Using this modular approach, we substituted Trp68 in the pore helix of KcsA with 3BT to disrupt the H-bond interactions of the side chain. Functional analysis of the Trp68→3BT mutant demonstrated an increased rate of Rb+ conduction but only a marginal effect on K+ conduction. This result indicates that the H-bond interactions of Trp68 optimize the selectivity filter for K+ conduction over Rb+. This study provides a specific example of how the interactions between the residues forming ion binding sites and the surrounding protein residues modulate ion conduction through the selectivity filter. We expect that the modular semi-synthetic approach developed herein will be useful in future investigations to understand the structural and functional roles of the other non-covalent interactions of residues in the K+ selectivity filter and the pore helix. Further, we anticipate that the modular approach described will also be applicable to the semi-synthesis of other integral membrane proteins.

Experimental Methods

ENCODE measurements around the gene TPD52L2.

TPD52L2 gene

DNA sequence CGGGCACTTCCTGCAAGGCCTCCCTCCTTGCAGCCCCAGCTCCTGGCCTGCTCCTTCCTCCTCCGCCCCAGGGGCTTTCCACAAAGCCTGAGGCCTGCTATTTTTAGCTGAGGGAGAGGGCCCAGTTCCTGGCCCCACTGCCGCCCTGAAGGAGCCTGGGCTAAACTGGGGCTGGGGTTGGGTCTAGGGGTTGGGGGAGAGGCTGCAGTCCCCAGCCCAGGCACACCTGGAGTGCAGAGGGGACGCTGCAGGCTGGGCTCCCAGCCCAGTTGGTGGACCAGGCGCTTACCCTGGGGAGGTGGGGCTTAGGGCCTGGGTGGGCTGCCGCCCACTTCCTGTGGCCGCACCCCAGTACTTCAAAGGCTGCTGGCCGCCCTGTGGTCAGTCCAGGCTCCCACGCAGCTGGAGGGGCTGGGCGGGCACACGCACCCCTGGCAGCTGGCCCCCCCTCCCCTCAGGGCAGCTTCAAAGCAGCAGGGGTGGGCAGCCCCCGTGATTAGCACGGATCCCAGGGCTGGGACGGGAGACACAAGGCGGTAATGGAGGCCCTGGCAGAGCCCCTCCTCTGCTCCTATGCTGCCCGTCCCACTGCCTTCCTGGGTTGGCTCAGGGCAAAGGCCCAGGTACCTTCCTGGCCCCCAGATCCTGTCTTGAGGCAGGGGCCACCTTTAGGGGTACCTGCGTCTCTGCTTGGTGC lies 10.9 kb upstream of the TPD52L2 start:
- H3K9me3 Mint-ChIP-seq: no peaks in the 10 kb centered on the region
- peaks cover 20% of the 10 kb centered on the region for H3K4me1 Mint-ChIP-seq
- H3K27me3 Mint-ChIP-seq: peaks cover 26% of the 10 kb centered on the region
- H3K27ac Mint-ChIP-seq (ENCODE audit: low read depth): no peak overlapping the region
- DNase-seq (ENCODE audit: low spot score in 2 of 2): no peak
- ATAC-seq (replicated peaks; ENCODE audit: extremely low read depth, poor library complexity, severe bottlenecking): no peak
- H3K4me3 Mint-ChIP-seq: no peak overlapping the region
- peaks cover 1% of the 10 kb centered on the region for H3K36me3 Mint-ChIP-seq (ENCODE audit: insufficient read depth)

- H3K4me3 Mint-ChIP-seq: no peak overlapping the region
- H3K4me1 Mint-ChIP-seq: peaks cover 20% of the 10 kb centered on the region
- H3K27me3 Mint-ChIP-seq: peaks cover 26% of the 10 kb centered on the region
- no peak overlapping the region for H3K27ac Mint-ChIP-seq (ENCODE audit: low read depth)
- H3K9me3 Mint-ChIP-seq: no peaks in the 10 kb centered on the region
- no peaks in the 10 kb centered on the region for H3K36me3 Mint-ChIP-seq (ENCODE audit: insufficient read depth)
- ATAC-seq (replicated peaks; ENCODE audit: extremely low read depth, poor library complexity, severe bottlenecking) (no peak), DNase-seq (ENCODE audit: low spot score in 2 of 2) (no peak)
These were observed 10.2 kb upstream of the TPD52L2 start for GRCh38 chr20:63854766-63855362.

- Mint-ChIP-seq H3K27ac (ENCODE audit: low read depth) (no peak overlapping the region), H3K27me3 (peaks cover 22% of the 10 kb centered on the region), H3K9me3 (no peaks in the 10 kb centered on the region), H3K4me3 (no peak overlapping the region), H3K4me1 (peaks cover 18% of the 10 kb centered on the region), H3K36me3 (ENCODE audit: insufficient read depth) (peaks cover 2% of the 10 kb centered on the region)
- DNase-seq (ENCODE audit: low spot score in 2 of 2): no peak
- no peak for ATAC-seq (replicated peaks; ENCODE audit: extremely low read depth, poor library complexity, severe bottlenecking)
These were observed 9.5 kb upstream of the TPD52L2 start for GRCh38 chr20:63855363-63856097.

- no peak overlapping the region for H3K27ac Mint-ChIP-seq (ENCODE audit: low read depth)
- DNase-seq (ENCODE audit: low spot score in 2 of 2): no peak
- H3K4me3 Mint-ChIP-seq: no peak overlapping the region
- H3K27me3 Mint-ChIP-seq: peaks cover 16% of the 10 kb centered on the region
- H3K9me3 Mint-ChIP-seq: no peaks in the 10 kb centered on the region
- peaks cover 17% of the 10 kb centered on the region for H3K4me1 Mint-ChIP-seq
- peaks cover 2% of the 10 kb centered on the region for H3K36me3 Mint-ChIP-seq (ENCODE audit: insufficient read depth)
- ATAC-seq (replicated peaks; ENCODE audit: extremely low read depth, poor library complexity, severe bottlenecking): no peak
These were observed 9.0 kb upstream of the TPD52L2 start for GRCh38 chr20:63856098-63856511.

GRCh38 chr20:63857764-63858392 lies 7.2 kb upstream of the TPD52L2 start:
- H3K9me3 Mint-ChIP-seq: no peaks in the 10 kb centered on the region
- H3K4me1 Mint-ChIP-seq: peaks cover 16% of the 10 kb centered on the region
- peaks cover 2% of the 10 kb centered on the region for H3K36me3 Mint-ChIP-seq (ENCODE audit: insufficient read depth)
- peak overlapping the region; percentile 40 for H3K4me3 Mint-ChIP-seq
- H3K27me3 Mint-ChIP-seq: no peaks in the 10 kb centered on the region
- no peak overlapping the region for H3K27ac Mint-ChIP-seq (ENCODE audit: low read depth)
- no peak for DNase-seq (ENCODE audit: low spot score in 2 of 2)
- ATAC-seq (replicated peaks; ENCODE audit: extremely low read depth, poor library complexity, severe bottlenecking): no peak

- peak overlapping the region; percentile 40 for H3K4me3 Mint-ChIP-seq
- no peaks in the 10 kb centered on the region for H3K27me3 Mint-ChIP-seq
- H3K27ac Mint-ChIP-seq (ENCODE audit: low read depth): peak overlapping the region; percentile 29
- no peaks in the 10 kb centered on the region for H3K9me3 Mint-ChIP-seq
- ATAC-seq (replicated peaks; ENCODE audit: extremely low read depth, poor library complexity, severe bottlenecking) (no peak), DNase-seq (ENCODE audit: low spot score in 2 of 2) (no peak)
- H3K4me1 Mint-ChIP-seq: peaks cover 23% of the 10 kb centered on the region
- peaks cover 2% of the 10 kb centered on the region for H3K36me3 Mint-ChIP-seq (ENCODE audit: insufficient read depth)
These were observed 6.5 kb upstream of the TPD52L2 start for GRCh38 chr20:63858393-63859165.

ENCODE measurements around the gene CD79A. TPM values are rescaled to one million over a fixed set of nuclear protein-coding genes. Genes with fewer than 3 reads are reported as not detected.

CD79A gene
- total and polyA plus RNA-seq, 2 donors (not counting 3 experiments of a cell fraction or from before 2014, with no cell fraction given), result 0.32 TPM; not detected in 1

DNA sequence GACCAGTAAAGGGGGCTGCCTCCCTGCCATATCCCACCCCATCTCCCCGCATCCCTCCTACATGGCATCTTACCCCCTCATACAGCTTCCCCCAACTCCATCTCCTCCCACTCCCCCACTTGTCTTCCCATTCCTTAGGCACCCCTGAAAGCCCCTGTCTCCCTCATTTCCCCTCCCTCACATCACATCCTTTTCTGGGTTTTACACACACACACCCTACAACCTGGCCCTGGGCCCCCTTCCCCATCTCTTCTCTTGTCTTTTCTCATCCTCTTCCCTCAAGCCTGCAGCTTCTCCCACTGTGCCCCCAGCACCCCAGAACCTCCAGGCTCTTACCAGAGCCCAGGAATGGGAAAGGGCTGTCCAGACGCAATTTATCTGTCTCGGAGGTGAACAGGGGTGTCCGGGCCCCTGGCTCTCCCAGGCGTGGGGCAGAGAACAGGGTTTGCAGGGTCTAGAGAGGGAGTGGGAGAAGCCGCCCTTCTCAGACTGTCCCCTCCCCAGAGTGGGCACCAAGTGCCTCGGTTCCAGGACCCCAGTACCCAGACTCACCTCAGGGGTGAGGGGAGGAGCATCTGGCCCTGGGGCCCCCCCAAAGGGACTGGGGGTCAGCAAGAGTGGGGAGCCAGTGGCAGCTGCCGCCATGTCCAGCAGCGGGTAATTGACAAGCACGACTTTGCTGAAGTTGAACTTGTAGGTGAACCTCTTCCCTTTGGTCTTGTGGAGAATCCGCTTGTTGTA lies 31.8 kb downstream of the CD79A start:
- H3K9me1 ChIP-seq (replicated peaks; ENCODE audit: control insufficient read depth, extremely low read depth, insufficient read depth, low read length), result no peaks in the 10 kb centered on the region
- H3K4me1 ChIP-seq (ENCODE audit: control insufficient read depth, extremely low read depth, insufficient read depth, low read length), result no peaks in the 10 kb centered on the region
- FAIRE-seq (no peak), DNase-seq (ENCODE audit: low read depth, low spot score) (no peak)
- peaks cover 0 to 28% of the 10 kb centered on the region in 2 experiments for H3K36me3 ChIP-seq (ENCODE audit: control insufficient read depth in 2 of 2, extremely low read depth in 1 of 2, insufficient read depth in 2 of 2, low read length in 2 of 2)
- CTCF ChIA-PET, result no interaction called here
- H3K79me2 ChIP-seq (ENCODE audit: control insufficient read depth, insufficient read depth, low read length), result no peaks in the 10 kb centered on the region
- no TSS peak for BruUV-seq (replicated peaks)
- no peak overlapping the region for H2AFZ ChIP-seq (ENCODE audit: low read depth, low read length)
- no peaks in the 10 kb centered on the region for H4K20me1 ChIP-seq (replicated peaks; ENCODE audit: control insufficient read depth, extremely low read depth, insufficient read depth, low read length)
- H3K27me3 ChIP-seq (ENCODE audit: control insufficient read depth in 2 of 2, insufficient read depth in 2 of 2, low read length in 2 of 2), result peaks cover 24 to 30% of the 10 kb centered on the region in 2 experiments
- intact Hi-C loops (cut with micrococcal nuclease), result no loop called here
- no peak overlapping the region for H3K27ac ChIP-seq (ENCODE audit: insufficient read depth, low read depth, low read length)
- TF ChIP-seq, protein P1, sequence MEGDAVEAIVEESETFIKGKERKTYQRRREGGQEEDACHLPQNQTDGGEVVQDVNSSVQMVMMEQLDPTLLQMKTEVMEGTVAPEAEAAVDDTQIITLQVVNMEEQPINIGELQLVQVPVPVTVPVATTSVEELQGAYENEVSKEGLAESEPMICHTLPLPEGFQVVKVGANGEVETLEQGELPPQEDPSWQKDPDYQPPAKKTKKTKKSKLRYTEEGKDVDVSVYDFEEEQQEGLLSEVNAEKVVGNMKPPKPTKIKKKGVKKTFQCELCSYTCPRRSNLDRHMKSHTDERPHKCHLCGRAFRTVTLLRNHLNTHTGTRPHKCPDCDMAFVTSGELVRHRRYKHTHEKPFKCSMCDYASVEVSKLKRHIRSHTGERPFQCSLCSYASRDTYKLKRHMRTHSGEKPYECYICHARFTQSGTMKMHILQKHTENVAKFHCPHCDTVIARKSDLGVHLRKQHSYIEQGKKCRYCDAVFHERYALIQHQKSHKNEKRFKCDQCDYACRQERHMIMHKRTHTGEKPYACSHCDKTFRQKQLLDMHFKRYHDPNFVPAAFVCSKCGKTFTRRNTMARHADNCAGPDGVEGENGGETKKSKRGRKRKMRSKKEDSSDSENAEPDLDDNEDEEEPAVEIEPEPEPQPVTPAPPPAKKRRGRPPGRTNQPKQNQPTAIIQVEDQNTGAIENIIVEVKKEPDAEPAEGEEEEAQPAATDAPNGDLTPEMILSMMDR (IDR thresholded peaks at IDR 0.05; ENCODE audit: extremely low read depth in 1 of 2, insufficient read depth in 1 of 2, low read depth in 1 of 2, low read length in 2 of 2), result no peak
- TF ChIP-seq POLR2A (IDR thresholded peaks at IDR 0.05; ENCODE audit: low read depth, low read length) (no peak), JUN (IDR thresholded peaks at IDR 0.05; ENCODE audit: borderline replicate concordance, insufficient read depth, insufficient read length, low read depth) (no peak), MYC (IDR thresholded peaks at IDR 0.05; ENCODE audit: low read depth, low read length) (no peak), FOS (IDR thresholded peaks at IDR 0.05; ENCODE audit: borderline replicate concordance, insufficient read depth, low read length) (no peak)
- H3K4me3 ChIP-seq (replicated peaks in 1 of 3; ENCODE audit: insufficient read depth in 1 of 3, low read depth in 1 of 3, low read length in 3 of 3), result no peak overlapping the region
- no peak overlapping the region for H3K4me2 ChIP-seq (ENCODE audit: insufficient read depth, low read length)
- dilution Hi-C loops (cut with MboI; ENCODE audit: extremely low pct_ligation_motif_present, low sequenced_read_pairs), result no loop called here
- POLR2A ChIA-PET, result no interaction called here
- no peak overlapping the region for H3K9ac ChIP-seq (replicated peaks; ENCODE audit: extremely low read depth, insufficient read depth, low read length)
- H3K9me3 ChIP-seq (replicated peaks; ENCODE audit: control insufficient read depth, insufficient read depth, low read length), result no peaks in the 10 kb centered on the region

Expression and purification of N-Cys peptides

The sumo fusion proteins consisted of KcsA channel residues (82–160 with Tyr82→Cys or residues 70–160 with Val70→Cys) after the Gly98 of the yeast sumo protein.(23) The fusion proteins also contained the Ala98→Gly substitution which increases the open probability of the KcsA channel.(12) A thrombin site followed by a His6 purification tag was introduced following the KcsA channel sequences. The protein construct was expressed in Escherichia coli BL21(DE3) cells. For protein purification, the cells were lysed by sonication and the fusion protein was solubilized by the addition of N-lauryl-sarcosine to 1% (w/v). Triton-X-100 was then added to 2% (v/v) and the sumo fusion protein was purified using a Co2+ affinity column (Clontech). The purified protein was cleaved using a 1/50 ratio of the sumo protease in the presence of 2 mM DTT. The sumo protease used was expressed and purified as previously described.(32) The N-Cys peptides that were liberated by the sumo protease were purified by RP-HPLC and confirmed by ES-MS [observed mass for 82–160 N-Cys peptide = 10218.5±3.6, expected = 10220.6; observed mass for 70–160 N-Cys peptide = 11490.4±1.6, expected = 11491.9].